Tuesday, April 26, 2011

Australian Government toughens rules on asylum-seeker character test

ASYLUM-seekers who commit offences while in detention will be barred from gaining permanent protection in Australia but will still be allowed to live in the country under temporary visas.

Amid growing violence and unrest in detention centres across the country, Immigration Minister Chris Bowen has announced a toughening of the character test to encourage better behaviour among asylum-seekers.

Under the proposed legislation, asylum-seekers convicted of an offence in detention will be prevented from permanently settling in Australia and bringing family members to join them.

Penalties for those possessing or making weapons would also be increased to five years in prison.

The changes would be backdated to today, meaning those involved in recent uprisings at detention centres, but who are yet to be charged, would face the new character test.

“These changes send a clear message to anyone considering engaging in unacceptable behaviour in immigration detention that this will only increase their chances of not being granted a visa,” Mr Bowen said. “This will apply to all people in immigration detention: onshore and offshore arrivals, asylum-seekers, or otherwise.”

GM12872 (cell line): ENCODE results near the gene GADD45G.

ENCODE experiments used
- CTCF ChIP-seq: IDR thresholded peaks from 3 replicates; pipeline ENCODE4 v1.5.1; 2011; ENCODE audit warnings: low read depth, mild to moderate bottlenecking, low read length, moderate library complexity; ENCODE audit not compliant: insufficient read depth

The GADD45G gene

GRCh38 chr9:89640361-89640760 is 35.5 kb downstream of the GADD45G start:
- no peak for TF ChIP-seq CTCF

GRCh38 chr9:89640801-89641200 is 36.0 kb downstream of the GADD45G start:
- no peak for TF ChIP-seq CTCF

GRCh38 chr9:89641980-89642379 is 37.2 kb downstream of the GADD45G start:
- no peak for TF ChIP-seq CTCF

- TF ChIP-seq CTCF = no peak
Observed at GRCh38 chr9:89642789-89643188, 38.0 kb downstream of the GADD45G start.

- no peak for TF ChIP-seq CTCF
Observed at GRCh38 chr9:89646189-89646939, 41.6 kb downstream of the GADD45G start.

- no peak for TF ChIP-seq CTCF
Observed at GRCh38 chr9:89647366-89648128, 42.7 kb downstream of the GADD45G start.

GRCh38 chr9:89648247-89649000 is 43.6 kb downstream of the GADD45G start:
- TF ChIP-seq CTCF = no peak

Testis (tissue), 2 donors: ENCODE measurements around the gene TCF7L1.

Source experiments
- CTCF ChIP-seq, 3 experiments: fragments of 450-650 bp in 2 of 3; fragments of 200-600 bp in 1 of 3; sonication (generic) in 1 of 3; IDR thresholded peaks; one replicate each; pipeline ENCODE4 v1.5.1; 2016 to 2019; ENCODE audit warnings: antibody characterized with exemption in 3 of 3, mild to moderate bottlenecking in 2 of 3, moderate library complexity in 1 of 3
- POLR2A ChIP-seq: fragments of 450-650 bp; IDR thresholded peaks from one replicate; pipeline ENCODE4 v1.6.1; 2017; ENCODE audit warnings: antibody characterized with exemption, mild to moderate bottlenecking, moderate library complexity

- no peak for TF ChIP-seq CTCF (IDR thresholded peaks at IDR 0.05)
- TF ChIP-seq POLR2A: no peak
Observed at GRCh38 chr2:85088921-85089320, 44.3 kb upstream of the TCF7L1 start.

However, Mr Bowen admitted those found guilty of offences could not simply be deported. He said a temporary protection visa, akin to those used under the Howard government, would still be available to those found guilty of offences.

“The one thing I'm indicating is that of course we will not (remove) people to where they will be in danger, but there are a range of options available to me including temporary visas, which are less attractive,” he told ABC radio.

The government will rely on support from the opposition to have the legislation passed.

The Gillard government has been struggling to maintain control of immigration centres amid ballooning detainee numbers and a massive processing backlog.

Protests at Villawood detention centre last week left buildings destroyed by fire, while rioting Christmas Island detainees razed facilities last month.

The announcement came as three detainee protesters maintained their vigil on the rooftop of Sydney's Villawood detention centre into a sixth straight day, and after reports a man on Christmas Island had stitched his lips together.

A hunger strike at Western Australia's Curtin detention centre has also continued into a third day while protest groups have rallied against mandatory detention and the treatment of detainees outside Maribyrnong Immigration Detention Centre in Victoria and at Villawood in Sydney.


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